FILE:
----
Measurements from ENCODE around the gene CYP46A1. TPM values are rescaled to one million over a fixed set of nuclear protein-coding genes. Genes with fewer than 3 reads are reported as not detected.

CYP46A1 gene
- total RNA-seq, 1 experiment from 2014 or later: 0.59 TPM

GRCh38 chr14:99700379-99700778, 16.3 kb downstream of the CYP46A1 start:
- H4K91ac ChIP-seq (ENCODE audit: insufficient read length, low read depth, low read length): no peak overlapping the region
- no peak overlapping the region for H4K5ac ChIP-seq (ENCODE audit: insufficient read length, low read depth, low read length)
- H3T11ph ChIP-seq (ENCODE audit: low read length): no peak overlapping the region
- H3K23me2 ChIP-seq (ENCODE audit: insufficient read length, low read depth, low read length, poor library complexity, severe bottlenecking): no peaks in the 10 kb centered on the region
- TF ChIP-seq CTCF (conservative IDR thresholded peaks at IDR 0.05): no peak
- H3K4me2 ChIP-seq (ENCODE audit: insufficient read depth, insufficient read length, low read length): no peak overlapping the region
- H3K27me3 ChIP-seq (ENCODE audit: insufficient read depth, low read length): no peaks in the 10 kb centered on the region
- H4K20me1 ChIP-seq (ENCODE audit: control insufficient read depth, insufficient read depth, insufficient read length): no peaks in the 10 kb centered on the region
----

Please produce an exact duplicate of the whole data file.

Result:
Measurements from ENCODE around the gene CYP46A1. TPM values are rescaled to one million over a fixed set of nuclear protein-coding genes. Genes with fewer than 3 reads are reported as not detected.

CYP46A1 gene
- total RNA-seq, 1 experiment from 2014 or later: 0.59 TPM

GRCh38 chr14:99700379-99700778, 16.3 kb downstream of the CYP46A1 start:
- H4K91ac ChIP-seq (ENCODE audit: insufficient read length, low read depth, low read length): no peak overlapping the region
- no peak overlapping the region for H4K5ac ChIP-seq (ENCODE audit: insufficient read length, low read depth, low read length)
- H3T11ph ChIP-seq (ENCODE audit: low read length): no peak overlapping the region
- H3K23me2 ChIP-seq (ENCODE audit: insufficient read length, low read depth, low read length, poor library complexity, severe bottlenecking): no peaks in the 10 kb centered on the region
- TF ChIP-seq CTCF (conservative IDR thresholded peaks at IDR 0.05): no peak
- H3K4me2 ChIP-seq (ENCODE audit: insufficient read depth, insufficient read length, low read length): no peak overlapping the region
- H3K27me3 ChIP-seq (ENCODE audit: insufficient read depth, low read length): no peaks in the 10 kb centered on the region
- H4K20me1 ChIP-seq (ENCODE audit: control insufficient read depth, insufficient read depth, insufficient read length): no peaks in the 10 kb centered on the region